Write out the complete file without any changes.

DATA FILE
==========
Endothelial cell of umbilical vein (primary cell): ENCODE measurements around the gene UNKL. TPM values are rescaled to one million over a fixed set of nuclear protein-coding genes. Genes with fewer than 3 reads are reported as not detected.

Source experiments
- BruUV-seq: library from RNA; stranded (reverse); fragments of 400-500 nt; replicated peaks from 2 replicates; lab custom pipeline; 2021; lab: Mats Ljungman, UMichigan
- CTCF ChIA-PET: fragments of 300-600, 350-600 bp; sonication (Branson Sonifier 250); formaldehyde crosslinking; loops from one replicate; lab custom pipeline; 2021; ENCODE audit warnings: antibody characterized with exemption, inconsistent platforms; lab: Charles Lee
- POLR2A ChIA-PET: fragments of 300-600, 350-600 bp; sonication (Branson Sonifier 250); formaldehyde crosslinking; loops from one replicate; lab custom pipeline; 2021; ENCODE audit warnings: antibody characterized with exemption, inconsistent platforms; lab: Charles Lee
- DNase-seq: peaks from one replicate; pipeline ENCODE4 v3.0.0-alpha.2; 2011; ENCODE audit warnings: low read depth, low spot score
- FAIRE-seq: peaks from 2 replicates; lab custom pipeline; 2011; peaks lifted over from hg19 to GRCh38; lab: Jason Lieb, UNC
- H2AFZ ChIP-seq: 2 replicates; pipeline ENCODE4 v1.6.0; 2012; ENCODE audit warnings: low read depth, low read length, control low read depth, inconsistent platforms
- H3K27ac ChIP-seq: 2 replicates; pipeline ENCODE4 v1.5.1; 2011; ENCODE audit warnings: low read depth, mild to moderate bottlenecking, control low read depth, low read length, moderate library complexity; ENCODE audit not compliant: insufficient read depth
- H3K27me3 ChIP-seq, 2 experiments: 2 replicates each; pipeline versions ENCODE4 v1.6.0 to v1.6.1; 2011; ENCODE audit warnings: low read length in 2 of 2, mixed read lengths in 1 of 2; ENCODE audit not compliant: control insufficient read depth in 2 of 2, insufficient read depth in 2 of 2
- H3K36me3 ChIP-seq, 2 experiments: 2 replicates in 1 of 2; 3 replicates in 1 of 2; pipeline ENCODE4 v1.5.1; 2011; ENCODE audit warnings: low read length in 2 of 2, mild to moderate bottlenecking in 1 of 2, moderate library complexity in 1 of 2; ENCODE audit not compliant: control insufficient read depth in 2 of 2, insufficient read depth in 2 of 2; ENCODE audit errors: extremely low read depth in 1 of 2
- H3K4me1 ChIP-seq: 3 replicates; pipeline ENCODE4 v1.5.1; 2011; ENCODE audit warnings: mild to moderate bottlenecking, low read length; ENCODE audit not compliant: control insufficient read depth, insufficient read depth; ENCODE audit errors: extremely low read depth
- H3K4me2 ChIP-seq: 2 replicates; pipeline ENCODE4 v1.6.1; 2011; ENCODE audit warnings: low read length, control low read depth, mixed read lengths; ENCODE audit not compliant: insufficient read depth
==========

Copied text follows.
Endothelial cell of umbilical vein (primary cell): ENCODE measurements around the gene UNKL. TPM values are rescaled to one million over a fixed set of nuclear protein-coding genes. Genes with fewer than 3 reads are reported as not detected.

Source experiments
- BruUV-seq: library from RNA; stranded (reverse); fragments of 400-500 nt; replicated peaks from 2 replicates; lab custom pipeline; 2021; lab: Mats Ljungman, UMichigan
- CTCF ChIA-PET: fragments of 300-600, 350-600 bp; sonication (Branson Sonifier 250); formaldehyde crosslinking; loops from one replicate; lab custom pipeline; 2021; ENCODE audit warnings: antibody characterized with exemption, inconsistent platforms; lab: Charles Lee
- POLR2A ChIA-PET: fragments of 300-600, 350-600 bp; sonication (Branson Sonifier 250); formaldehyde crosslinking; loops from one replicate; lab custom pipeline; 2021; ENCODE audit warnings: antibody characterized with exemption, inconsistent platforms; lab: Charles Lee
- DNase-seq: peaks from one replicate; pipeline ENCODE4 v3.0.0-alpha.2; 2011; ENCODE audit warnings: low read depth, low spot score
- FAIRE-seq: peaks from 2 replicates; lab custom pipeline; 2011; peaks lifted over from hg19 to GRCh38; lab: Jason Lieb, UNC
- H2AFZ ChIP-seq: 2 replicates; pipeline ENCODE4 v1.6.0; 2012; ENCODE audit warnings: low read depth, low read length, control low read depth, inconsistent platforms
- H3K27ac ChIP-seq: 2 replicates; pipeline ENCODE4 v1.5.1; 2011; ENCODE audit warnings: low read depth, mild to moderate bottlenecking, control low read depth, low read length, moderate library complexity; ENCODE audit not compliant: insufficient read depth
- H3K27me3 ChIP-seq, 2 experiments: 2 replicates each; pipeline versions ENCODE4 v1.6.0 to v1.6.1; 2011; ENCODE audit warnings: low read length in 2 of 2, mixed read lengths in 1 of 2; ENCODE audit not compliant: control insufficient read depth in 2 of 2, insufficient read depth in 2 of 2
- H3K36me3 ChIP-seq, 2 experiments: 2 replicates in 1 of 2; 3 replicates in 1 of 2; pipeline ENCODE4 v1.5.1; 2011; ENCODE audit warnings: low read length in 2 of 2, mild to moderate bottlenecking in 1 of 2, moderate library complexity in 1 of 2; ENCODE audit not compliant: control insufficient read depth in 2 of 2, insufficient read depth in 2 of 2; ENCODE audit errors: extremely low read depth in 1 of 2
- H3K4me1 ChIP-seq: 3 replicates; pipeline ENCODE4 v1.5.1; 2011; ENCODE audit warnings: mild to moderate bottlenecking, low read length; ENCODE audit not compliant: control insufficient read depth, insufficient read depth; ENCODE audit errors: extremely low read depth
- H3K4me2 ChIP-seq: 2 replicates; pipeline ENCODE4 v1.6.1; 2011; ENCODE audit warnings: low read length, control low read depth, mixed read lengths; ENCODE audit not compliant: insufficient read depth